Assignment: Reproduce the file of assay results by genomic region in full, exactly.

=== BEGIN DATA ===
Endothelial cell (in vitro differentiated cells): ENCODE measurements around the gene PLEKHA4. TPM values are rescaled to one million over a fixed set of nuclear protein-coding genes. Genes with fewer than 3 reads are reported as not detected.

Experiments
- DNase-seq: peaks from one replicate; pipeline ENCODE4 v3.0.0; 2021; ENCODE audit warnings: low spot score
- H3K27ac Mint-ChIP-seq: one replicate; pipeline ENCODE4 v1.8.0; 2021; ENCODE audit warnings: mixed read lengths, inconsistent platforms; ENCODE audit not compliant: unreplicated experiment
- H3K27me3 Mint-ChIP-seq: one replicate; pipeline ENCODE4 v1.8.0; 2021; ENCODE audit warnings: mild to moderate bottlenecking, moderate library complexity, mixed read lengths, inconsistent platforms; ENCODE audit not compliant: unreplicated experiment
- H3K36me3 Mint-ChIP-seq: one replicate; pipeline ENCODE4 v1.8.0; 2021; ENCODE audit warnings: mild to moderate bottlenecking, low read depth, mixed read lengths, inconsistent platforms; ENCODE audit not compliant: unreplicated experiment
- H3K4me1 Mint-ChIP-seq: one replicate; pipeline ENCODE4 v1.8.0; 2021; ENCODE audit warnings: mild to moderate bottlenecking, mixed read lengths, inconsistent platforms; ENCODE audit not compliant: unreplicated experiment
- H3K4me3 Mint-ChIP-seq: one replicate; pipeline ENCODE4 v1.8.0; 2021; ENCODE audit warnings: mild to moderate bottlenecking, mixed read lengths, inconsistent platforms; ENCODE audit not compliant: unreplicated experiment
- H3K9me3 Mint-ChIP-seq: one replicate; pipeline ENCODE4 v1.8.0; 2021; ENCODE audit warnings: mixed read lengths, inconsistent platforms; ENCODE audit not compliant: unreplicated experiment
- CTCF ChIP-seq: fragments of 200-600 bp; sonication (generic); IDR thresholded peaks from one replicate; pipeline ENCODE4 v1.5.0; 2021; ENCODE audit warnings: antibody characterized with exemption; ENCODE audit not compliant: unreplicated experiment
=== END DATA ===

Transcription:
Endothelial cell (in vitro differentiated cells): ENCODE measurements around the gene PLEKHA4. TPM values are rescaled to one million over a fixed set of nuclear protein-coding genes. Genes with fewer than 3 reads are reported as not detected.

Experiments
- DNase-seq: peaks from one replicate; pipeline ENCODE4 v3.0.0; 2021; ENCODE audit warnings: low spot score
- H3K27ac Mint-ChIP-seq: one replicate; pipeline ENCODE4 v1.8.0; 2021; ENCODE audit warnings: mixed read lengths, inconsistent platforms; ENCODE audit not compliant: unreplicated experiment
- H3K27me3 Mint-ChIP-seq: one replicate; pipeline ENCODE4 v1.8.0; 2021; ENCODE audit warnings: mild to moderate bottlenecking, moderate library complexity, mixed read lengths, inconsistent platforms; ENCODE audit not compliant: unreplicated experiment
- H3K36me3 Mint-ChIP-seq: one replicate; pipeline ENCODE4 v1.8.0; 2021; ENCODE audit warnings: mild to moderate bottlenecking, low read depth, mixed read lengths, inconsistent platforms; ENCODE audit not compliant: unreplicated experiment
- H3K4me1 Mint-ChIP-seq: one replicate; pipeline ENCODE4 v1.8.0; 2021; ENCODE audit warnings: mild to moderate bottlenecking, mixed read lengths, inconsistent platforms; ENCODE audit not compliant: unreplicated experiment
- H3K4me3 Mint-ChIP-seq: one replicate; pipeline ENCODE4 v1.8.0; 2021; ENCODE audit warnings: mild to moderate bottlenecking, mixed read lengths, inconsistent platforms; ENCODE audit not compliant: unreplicated experiment
- H3K9me3 Mint-ChIP-seq: one replicate; pipeline ENCODE4 v1.8.0; 2021; ENCODE audit warnings: mixed read lengths, inconsistent platforms; ENCODE audit not compliant: unreplicated experiment
- CTCF ChIP-seq: fragments of 200-600 bp; sonication (generic); IDR thresholded peaks from one replicate; pipeline ENCODE4 v1.5.0; 2021; ENCODE audit warnings: antibody characterized with exemption; ENCODE audit not compliant: unreplicated experiment